How do I explain the Histogram of Oriented Gradients algorithm to a layman?
Finding the "gradient" of a pixel is finding if there is an edge passing through that pixel, the orientation of that egde and how visible is this edge.
As we are taking into account the direction of the edges, we say "oriented gradients".
The "histogram" counts how many pixels have an edge with a specific orientation. The pixels that have visible edges count more than the pixels that have soft edges.
For example if we have a square in the image, we will see that the HOG has a lot of pixels counted in the vertical direction, and the same amount of pixels counted in the horizontal direction, no pixels would get counted in the diagonal directions. If we had a rectangle laying flat, there would be more pixels in the horizontal direction than in the vertical, because the horizontal edges are longer. If we had a diamond, we would count pixels with diagonal edges. This way you can recognize shapes just comparing the histograms (how many pixels have edges in each direction).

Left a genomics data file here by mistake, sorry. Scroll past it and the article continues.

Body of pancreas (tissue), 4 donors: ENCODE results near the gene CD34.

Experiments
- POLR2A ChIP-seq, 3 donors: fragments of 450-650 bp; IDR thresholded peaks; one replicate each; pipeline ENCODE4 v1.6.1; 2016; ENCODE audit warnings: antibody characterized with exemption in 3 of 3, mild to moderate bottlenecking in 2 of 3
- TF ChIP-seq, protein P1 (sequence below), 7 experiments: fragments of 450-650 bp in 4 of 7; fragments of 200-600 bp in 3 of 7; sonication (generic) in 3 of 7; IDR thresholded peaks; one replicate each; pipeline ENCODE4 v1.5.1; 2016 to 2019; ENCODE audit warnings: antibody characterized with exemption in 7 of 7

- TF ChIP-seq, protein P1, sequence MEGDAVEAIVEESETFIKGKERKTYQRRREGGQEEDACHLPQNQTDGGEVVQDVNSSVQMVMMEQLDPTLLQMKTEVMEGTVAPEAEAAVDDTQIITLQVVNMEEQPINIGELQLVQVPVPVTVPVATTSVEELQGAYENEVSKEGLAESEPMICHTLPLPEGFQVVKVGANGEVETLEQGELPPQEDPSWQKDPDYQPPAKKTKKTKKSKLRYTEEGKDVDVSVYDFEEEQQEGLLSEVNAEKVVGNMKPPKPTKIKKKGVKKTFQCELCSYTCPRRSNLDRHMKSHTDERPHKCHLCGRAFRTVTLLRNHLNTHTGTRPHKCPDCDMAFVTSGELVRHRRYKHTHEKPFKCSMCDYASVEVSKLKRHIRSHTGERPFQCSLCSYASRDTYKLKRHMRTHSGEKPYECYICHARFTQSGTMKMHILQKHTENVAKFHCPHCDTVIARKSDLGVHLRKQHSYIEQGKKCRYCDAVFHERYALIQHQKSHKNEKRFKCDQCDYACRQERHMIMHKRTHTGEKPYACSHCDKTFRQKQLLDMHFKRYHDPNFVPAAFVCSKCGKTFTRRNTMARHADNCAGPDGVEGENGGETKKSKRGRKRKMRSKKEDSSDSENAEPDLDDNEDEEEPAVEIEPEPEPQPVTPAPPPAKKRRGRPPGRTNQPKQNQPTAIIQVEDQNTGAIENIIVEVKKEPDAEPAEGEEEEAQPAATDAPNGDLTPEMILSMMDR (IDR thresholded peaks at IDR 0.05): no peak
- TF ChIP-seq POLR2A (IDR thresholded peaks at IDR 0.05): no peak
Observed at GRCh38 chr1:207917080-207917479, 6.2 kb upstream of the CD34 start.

If we need to find squares (or faces, or people or anything) of a specific size, we divide the image in blocks of the size of the squares we want to find and compare the HOG that we obtain with the HOG of the thing that we are searching.
I have found the lecture given by Dr. Silvio on HoG to be extremely effective in explaining the concept. I have used to this when I was studying myself and also for explanation to others and it has worked really well every time. HTH
PS - Copyrights for the slides belong to Dr. Silvio and his group.